B/ Acid. Citric, - - - - foj (Av.)
Magnesiae, Calcin., - - 3^ oz."

Sulph., - - 6 ""
Aquoe Purae, ----- Cong. j.
The above ingredients may be thrown together in a bottle, and
occasionally shaken until dissolved, then filter.

As it affords a permanent solution, any quantity desirable may be prepared at a time, or as called for, if preferred, by taking of the above solution, to each bottle, four fluid ounces; lemon syrup, ten drachms; bicarbonate of potash, one-half drachm; fill conveniently full of water, and securely cork.

The syrup and flavor, with the excess of acid, serves to cover very effectually the disagreeable taste of the sulphnte of magnesia. This solution, which contains about half the quantity of citrate of magnesia intended by the officinal formula, affords an active purgative in full doses, without the embarrassment occasionally produced upon the stomach by the officinal preparation, and to this may be added the advantages of permanence and economy afforded by this formula.—Am. Jour. Phar. '

Case 'of Poisoning By Chloroform.—The subject of this report was a young man, aged twenty-eight, of good constitution, though considerably broken down by hard drinking. On the morning of July 17th, he rose early, went out and procured two ounces of chloroform, returned to his room and swallowed the whole amount, undiluted. He had been drinking more than usual for several days, and was in very low spirits; and had several times, while partially intoxicated, expressed an intention of committing suicide. His family physician, Dr. W. P. Murphy, was summoned and saw him at seven o'clock, about three-quarters of an hour after the swallowing of the chloroform. I saw him a quarter of an hour later, and found him in a state of profound coma; the eyes fixed and glassy; the pupils of natural' size, but insensible to light; the pulse about eighty, full and strong, and,the breathing slightly stertorous. Signs of prostration were not apparent until about eight o'clock, (two hours after taking the dose,) when the circulation began gradually to fail; the pulse became more frequent and feeble; the respiration became gasping and stertorous; the extremities became gradually cool; the pupils dilated and skin assumed a purple and mottled color. At 11 A. M. the pulse was entirely absent at the wrist; the arms cold to the shoulders; the legs cold to the knees; the breathing very labored, and the whole body wet with a profuse clammy prespiration. From that time gradual signs of reaction commenced. When I saw him, no attempt had been made to evacuate the stomach. No stomach pump was at hand. When Dr. Murphy first saw him he was totally insensible and unable to swallow, and he judged that the stomach would not respond to the influence of an emetic, even could it have been introduced into it. Our treatment consisted of measures to counteract prostration—at first of sinapisms to the epigrastrium, dry heat, friction to the extremities, and the administration, per rectum, of brandy and carbonate.of ammonia. Later we employed hot brandy to the extremities, and hot turpentine to the spine, followed by vigorous rubbing. The enemata provoked copious alvine evacuations of dark bilious matter. Reaction was very gradual and feeble. At 2 p. M., he spoke, and then first began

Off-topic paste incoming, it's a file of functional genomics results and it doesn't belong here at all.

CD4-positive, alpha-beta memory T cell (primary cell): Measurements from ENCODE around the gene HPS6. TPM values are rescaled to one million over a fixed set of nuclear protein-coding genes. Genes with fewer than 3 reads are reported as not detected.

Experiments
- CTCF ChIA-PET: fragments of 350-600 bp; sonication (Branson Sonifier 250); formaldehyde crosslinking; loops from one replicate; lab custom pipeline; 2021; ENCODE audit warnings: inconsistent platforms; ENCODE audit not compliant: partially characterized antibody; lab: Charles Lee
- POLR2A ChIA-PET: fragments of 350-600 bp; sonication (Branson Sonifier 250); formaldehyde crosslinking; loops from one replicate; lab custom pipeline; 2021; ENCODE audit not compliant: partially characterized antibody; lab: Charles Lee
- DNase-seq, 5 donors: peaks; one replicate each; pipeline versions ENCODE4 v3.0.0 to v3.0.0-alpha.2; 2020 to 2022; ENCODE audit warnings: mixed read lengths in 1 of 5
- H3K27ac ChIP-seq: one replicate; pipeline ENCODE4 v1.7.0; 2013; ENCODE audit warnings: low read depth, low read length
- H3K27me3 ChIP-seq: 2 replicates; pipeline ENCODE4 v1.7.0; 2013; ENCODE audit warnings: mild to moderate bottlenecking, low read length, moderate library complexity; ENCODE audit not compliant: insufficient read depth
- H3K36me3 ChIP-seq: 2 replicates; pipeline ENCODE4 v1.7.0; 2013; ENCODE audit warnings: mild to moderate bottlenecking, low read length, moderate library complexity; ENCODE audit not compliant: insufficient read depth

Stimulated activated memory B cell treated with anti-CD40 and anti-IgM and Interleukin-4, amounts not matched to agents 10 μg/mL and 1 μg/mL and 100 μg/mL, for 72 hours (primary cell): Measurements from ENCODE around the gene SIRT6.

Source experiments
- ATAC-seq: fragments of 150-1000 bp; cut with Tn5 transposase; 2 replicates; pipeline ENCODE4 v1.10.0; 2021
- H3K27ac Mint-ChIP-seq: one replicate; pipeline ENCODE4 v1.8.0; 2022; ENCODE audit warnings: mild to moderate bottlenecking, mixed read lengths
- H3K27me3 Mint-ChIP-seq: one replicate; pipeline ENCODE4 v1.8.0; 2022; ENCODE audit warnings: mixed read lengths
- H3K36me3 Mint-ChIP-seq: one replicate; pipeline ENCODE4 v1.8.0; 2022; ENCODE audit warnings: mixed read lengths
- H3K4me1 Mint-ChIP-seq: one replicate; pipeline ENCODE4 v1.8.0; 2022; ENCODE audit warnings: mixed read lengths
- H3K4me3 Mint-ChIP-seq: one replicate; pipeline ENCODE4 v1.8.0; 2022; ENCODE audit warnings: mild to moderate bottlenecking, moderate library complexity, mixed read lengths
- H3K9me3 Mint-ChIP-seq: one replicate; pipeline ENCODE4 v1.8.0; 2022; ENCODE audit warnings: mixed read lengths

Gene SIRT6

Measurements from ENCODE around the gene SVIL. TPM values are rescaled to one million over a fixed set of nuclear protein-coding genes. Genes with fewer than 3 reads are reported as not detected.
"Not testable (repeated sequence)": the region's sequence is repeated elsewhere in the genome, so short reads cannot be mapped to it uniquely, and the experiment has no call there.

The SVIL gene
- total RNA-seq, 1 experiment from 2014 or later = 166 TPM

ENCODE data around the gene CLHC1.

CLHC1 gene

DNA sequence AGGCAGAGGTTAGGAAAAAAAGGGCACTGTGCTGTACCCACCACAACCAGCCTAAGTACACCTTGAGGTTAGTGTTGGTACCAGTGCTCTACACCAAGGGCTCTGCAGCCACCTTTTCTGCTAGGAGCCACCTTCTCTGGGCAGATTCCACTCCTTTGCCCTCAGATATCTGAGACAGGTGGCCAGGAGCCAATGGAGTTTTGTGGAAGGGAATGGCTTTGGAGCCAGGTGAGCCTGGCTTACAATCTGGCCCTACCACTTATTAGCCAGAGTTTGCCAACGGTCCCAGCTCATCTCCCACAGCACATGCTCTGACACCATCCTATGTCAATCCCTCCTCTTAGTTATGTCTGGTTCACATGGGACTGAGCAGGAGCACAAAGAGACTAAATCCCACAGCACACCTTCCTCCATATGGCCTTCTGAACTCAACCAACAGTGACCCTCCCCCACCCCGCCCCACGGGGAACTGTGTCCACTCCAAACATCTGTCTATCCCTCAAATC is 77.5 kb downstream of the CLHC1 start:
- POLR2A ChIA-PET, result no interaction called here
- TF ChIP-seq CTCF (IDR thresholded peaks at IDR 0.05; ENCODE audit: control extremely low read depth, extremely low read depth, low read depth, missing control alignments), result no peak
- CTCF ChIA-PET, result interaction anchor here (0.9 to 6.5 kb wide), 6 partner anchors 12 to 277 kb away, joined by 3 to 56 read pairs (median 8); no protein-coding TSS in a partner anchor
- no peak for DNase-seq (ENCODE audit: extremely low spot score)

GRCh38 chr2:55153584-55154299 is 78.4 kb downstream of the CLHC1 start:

to swallow. Iced mucilage of slippery elm was given him in small quantities, and small lumps of ice to swallow ad lib. At 6 p. M. he complained of a terrible burning pain in the stomach, and begged pitiously and incessantly for water, though more than a swallow would induce vomiting. He had passed a quantity of blood mixed with bilious matter from his bowels.

July 18, 7 a. M., pulse 130, and weak. He passed a restless night, though he took three 1 gr. opium pills at intervals. Had not slept more than ten minutes at a time. There was still occasional vomiting. Ice and occasional opium pills were continued.